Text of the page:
If your child has passed the assessment day, you will also receive a notification which will contain details of the college to which the candidate is receiving an offer with further information and next steps. Assuming you accept the offer, UWC Great Britain will then nominate the candidate to the school or college who will take a final decision on acceptance. This is generally a formality, however a place has not been fully confirmed until the school or college had accepted a candidate. Both the school or college and UWC Great Britain will then provide a welcome pack and support the candidate and family to enrol.

If your child is unsuccessful, we will notify them of this as soon as we are able. In some cases, we may suggest that the candidate would be well suited to re-apply the following year or to attend a UWC short course. We are always happy to provide feedback on applications if a candidate has attended an assessment day.

What supervision is given at UWCs? 

Students have to check in each evening and are not allowed to leave the campus after that time. They can go out during the day if they have free periods or at the weekend. Most UWCs will have a sign in and out system in place for when students leave campus. 

How strict are the school rules? 

While there are some variations between UWCs, based on local cultural norms, all UWCs adhere to a common Code of Conduct, which forbids drugs, tobacco (on campus smoking is always forbidden), alcohol on school property, sexual activity in any public area including student rooms, ‘hazing’, bullying, harassment, assault and stealing. Furthermore, all colleges are required to have clear expectations with regard to attendance, academic integrity, respect for curfew and alcohol off campus. 

What happens about doctors or if my child is ill? 

Normally, students are registered with a local medical practice so they will need to have their present GP’s details so they can transfer. If they need to see a doctor when they come home they can register as a temporary patient. There are sick bays on campus and a nurse is always available. Any health or sexual health issues can be easily discussed. Many countries, such as Hong Kong and USA, have excellent health care provision. Other colleges where such off-campus provision is more limited tend to have stronger on-campus support for student health and welfare. Students and parents can always contact the National Committee Welfare Team (Welfare@uwcgb.org) if issues require support or intervention by the National Committee.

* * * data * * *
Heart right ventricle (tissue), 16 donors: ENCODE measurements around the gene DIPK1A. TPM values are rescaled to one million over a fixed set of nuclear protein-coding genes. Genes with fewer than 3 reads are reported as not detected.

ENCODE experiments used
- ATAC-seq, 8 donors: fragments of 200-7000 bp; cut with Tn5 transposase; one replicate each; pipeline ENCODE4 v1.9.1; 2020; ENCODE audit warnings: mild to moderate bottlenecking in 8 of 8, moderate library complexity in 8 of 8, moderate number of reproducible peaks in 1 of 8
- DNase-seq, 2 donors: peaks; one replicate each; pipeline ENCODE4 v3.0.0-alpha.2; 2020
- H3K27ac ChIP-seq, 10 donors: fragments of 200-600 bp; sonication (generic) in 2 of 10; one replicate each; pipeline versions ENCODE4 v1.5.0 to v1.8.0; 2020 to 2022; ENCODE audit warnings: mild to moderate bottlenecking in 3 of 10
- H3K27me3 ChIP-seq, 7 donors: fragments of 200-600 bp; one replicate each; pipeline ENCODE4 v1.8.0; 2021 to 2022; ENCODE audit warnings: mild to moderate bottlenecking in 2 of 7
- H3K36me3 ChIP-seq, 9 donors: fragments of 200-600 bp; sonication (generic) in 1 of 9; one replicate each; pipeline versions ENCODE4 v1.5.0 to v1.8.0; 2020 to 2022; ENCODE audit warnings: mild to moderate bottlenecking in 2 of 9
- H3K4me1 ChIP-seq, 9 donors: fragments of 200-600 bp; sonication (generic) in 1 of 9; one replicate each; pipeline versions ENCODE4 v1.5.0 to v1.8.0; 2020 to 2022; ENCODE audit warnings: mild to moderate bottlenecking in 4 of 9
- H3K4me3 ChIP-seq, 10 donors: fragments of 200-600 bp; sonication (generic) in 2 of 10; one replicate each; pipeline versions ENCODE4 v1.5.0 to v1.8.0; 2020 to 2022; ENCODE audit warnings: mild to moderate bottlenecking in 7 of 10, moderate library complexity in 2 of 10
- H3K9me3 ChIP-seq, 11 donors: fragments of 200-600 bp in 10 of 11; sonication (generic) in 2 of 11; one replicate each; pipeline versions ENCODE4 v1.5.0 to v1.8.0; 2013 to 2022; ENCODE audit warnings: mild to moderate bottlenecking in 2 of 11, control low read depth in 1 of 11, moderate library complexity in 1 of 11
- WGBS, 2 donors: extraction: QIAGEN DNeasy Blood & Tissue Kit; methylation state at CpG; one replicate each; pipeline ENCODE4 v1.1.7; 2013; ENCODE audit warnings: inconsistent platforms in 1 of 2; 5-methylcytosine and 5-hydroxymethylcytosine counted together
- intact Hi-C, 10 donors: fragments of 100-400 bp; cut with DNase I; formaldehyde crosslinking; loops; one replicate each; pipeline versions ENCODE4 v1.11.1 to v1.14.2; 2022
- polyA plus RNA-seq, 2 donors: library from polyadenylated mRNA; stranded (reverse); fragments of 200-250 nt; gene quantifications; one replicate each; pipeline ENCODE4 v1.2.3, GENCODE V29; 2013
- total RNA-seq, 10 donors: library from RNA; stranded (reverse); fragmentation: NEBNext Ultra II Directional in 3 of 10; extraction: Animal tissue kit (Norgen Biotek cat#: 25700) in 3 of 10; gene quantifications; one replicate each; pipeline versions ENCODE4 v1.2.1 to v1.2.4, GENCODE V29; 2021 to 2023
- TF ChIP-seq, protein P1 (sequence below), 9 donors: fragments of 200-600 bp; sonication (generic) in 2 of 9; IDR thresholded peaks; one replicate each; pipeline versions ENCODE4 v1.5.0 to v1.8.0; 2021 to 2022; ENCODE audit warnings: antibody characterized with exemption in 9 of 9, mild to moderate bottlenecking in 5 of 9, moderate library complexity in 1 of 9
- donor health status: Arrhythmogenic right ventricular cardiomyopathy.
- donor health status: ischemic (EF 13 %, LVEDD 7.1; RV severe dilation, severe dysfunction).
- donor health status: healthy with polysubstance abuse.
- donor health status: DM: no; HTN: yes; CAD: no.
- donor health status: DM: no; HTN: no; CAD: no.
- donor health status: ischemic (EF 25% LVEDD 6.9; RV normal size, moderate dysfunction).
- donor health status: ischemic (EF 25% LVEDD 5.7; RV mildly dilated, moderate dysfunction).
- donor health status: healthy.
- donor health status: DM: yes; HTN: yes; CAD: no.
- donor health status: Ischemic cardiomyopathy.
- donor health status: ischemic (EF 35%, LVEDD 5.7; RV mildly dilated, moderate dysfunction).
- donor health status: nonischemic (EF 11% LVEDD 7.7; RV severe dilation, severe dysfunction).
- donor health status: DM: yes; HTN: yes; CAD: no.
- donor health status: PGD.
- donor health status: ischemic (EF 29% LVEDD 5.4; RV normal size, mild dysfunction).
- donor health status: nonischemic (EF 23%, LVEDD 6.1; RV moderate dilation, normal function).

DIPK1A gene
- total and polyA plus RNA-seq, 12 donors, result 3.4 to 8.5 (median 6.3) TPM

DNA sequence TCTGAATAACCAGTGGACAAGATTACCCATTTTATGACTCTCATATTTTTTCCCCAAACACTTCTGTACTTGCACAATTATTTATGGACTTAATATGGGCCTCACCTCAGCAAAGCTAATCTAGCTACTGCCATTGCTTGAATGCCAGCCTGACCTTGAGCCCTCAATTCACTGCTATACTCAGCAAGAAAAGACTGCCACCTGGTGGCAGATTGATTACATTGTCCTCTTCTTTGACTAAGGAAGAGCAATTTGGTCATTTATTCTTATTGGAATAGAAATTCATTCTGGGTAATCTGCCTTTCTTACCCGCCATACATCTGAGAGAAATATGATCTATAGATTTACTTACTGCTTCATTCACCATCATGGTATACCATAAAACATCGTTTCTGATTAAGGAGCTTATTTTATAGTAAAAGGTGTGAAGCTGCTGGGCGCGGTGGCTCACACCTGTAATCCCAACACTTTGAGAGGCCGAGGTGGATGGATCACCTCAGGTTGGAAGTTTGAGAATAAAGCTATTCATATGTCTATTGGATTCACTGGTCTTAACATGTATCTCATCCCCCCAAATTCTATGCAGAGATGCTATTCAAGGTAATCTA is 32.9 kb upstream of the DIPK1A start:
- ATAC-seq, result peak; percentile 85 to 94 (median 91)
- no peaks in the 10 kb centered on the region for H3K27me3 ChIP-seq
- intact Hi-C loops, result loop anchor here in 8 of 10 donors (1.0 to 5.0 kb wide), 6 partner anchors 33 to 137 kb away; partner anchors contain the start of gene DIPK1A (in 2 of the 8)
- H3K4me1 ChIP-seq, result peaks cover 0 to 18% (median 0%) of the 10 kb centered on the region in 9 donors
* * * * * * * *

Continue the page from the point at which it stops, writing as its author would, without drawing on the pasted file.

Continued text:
How will I know if my son/daughter is eating properly or is suffering from stress related problems? 

Past students can reassure parents that, in this area especially, the student support network is so strong and they all live so closely that any problem in this area is soon recognised. In most UWCs, students will also have a 'Houseparent', which is a member of staff who is responsible for the pastoral care. All UWCs have a provision for medical support as appropriate. 

What sort of support is given with their studies? 

Each student has a personal tutor who they see on a regular basis (or at any time they need help). This is to discuss any concerns they may have with their work and to monitor progress. UWCs have a family-like structure in place where second and first year students meet regularly with a tutor for both social and pastoral opportunities. All UWCs encourage a great sense of community and student’s friends are always a great source of support to them. 

All students are also about to contact the UWC Great Britain Welfare Team if they would like support. Each student has a primary contact within the Welfare team who works to support them through their two years - the Welfare team works to support students and schools/colleges through a thorough knowledge of both UWC Great Britain students as well as strong relationships with the schools/colleges. 

What feedback do I get about my child’s progress? 


Reports are sent out regularly; a typical pattern might be for parents to receive three full reports during the two year period (the first at the end of the 1st semester, the second at the end of May and the third after the trial exams in March, prior to the IB Diploma.) The college staff, either the tutor in the first instance or the Director of Studies, are very approachable if there are any concerns outside of these reports. 

What is our Child Protection Policy? 

Please see our Welfare page for details.